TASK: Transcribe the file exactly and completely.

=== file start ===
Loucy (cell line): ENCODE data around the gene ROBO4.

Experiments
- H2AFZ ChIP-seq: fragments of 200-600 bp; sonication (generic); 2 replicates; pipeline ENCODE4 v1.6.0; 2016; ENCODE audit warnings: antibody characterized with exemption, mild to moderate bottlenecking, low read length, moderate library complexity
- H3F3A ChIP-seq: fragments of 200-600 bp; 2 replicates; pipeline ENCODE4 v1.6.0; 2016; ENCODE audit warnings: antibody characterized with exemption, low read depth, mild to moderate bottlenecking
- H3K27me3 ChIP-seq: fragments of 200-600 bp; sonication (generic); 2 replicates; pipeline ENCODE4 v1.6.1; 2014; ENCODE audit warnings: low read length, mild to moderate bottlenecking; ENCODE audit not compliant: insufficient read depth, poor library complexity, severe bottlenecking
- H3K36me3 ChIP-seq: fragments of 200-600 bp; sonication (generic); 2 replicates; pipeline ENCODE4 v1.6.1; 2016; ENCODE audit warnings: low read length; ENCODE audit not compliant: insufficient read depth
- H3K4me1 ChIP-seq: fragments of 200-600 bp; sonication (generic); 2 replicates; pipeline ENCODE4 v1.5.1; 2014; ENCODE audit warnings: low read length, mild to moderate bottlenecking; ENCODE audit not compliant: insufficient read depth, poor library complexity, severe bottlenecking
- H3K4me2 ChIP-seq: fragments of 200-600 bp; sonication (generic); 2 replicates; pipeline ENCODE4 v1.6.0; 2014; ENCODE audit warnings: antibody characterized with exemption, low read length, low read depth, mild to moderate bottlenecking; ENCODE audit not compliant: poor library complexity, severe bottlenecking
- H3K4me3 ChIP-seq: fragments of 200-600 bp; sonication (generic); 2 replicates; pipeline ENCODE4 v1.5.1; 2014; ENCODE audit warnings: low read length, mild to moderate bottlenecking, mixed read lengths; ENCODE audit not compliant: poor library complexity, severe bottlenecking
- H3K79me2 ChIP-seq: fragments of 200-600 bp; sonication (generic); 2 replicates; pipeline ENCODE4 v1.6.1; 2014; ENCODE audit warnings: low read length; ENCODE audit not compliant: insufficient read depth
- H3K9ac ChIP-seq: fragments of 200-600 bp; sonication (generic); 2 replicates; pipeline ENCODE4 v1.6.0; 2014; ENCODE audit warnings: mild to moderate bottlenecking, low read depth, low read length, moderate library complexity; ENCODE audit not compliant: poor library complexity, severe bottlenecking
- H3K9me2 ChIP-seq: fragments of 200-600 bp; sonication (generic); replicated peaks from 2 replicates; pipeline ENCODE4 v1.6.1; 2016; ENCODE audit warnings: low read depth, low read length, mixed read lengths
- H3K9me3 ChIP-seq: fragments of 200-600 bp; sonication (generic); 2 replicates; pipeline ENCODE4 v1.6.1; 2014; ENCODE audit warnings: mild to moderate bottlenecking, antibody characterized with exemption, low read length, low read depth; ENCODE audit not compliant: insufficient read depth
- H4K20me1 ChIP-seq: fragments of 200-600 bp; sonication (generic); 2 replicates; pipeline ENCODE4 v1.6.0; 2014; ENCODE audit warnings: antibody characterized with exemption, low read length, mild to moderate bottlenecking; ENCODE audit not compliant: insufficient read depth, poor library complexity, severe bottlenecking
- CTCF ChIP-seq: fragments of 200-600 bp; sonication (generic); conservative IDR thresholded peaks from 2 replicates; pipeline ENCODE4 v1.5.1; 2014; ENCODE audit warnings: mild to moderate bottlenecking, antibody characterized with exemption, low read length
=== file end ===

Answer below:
Loucy (cell line): ENCODE data around the gene ROBO4.

Experiments
- H2AFZ ChIP-seq: fragments of 200-600 bp; sonication (generic); 2 replicates; pipeline ENCODE4 v1.6.0; 2016; ENCODE audit warnings: antibody characterized with exemption, mild to moderate bottlenecking, low read length, moderate library complexity
- H3F3A ChIP-seq: fragments of 200-600 bp; 2 replicates; pipeline ENCODE4 v1.6.0; 2016; ENCODE audit warnings: antibody characterized with exemption, low read depth, mild to moderate bottlenecking
- H3K27me3 ChIP-seq: fragments of 200-600 bp; sonication (generic); 2 replicates; pipeline ENCODE4 v1.6.1; 2014; ENCODE audit warnings: low read length, mild to moderate bottlenecking; ENCODE audit not compliant: insufficient read depth, poor library complexity, severe bottlenecking
- H3K36me3 ChIP-seq: fragments of 200-600 bp; sonication (generic); 2 replicates; pipeline ENCODE4 v1.6.1; 2016; ENCODE audit warnings: low read length; ENCODE audit not compliant: insufficient read depth
- H3K4me1 ChIP-seq: fragments of 200-600 bp; sonication (generic); 2 replicates; pipeline ENCODE4 v1.5.1; 2014; ENCODE audit warnings: low read length, mild to moderate bottlenecking; ENCODE audit not compliant: insufficient read depth, poor library complexity, severe bottlenecking
- H3K4me2 ChIP-seq: fragments of 200-600 bp; sonication (generic); 2 replicates; pipeline ENCODE4 v1.6.0; 2014; ENCODE audit warnings: antibody characterized with exemption, low read length, low read depth, mild to moderate bottlenecking; ENCODE audit not compliant: poor library complexity, severe bottlenecking
- H3K4me3 ChIP-seq: fragments of 200-600 bp; sonication (generic); 2 replicates; pipeline ENCODE4 v1.5.1; 2014; ENCODE audit warnings: low read length, mild to moderate bottlenecking, mixed read lengths; ENCODE audit not compliant: poor library complexity, severe bottlenecking
- H3K79me2 ChIP-seq: fragments of 200-600 bp; sonication (generic); 2 replicates; pipeline ENCODE4 v1.6.1; 2014; ENCODE audit warnings: low read length; ENCODE audit not compliant: insufficient read depth
- H3K9ac ChIP-seq: fragments of 200-600 bp; sonication (generic); 2 replicates; pipeline ENCODE4 v1.6.0; 2014; ENCODE audit warnings: mild to moderate bottlenecking, low read depth, low read length, moderate library complexity; ENCODE audit not compliant: poor library complexity, severe bottlenecking
- H3K9me2 ChIP-seq: fragments of 200-600 bp; sonication (generic); replicated peaks from 2 replicates; pipeline ENCODE4 v1.6.1; 2016; ENCODE audit warnings: low read depth, low read length, mixed read lengths
- H3K9me3 ChIP-seq: fragments of 200-600 bp; sonication (generic); 2 replicates; pipeline ENCODE4 v1.6.1; 2014; ENCODE audit warnings: mild to moderate bottlenecking, antibody characterized with exemption, low read length, low read depth; ENCODE audit not compliant: insufficient read depth
- H4K20me1 ChIP-seq: fragments of 200-600 bp; sonication (generic); 2 replicates; pipeline ENCODE4 v1.6.0; 2014; ENCODE audit warnings: antibody characterized with exemption, low read length, mild to moderate bottlenecking; ENCODE audit not compliant: insufficient read depth, poor library complexity, severe bottlenecking
- CTCF ChIP-seq: fragments of 200-600 bp; sonication (generic); conservative IDR thresholded peaks from 2 replicates; pipeline ENCODE4 v1.5.1; 2014; ENCODE audit warnings: mild to moderate bottlenecking, antibody characterized with exemption, low read length